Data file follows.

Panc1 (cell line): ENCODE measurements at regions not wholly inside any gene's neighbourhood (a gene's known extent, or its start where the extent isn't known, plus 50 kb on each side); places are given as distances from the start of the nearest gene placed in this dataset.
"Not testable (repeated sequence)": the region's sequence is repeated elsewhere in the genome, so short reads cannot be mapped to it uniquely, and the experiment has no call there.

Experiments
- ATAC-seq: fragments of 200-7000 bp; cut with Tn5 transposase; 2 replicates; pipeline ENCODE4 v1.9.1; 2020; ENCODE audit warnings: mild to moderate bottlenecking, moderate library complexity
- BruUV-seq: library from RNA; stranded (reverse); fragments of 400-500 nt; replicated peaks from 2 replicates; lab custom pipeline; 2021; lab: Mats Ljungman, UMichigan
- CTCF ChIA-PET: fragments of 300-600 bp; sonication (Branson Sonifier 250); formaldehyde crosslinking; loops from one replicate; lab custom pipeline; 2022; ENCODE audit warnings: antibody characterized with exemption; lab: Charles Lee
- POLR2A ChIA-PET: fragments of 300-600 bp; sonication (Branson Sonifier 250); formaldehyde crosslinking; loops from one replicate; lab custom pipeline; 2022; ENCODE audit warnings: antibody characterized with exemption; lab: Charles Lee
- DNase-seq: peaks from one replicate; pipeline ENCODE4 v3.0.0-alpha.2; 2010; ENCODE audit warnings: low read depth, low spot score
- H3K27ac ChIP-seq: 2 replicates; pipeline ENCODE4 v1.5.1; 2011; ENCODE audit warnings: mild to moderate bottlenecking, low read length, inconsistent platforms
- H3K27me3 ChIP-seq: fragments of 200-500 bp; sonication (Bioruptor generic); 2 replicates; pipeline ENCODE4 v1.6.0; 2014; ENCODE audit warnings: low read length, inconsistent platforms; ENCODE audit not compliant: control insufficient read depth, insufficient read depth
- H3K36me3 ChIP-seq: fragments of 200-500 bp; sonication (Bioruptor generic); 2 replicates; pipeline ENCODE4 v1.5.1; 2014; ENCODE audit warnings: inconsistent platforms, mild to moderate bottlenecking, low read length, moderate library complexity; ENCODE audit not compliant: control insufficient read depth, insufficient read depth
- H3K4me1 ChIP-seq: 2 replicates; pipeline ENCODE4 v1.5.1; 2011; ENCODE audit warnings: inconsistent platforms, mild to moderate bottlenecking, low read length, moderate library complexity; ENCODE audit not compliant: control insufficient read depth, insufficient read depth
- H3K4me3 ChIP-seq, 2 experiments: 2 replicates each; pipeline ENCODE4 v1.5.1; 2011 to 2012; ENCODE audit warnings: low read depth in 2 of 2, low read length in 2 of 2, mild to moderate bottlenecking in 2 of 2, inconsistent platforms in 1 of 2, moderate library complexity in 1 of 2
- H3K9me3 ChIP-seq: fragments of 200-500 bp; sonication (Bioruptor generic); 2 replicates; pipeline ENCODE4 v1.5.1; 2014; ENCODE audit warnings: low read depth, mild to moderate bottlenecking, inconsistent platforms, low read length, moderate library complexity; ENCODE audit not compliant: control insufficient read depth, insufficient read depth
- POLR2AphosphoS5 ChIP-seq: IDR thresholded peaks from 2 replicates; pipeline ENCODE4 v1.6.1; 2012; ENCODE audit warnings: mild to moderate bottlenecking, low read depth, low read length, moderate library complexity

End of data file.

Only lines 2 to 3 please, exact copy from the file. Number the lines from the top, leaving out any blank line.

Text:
"Not testable (repeated sequence)": the region's sequence is repeated elsewhere in the genome, so short reads cannot be mapped to it uniquely, and the experiment has no call there.

Experiments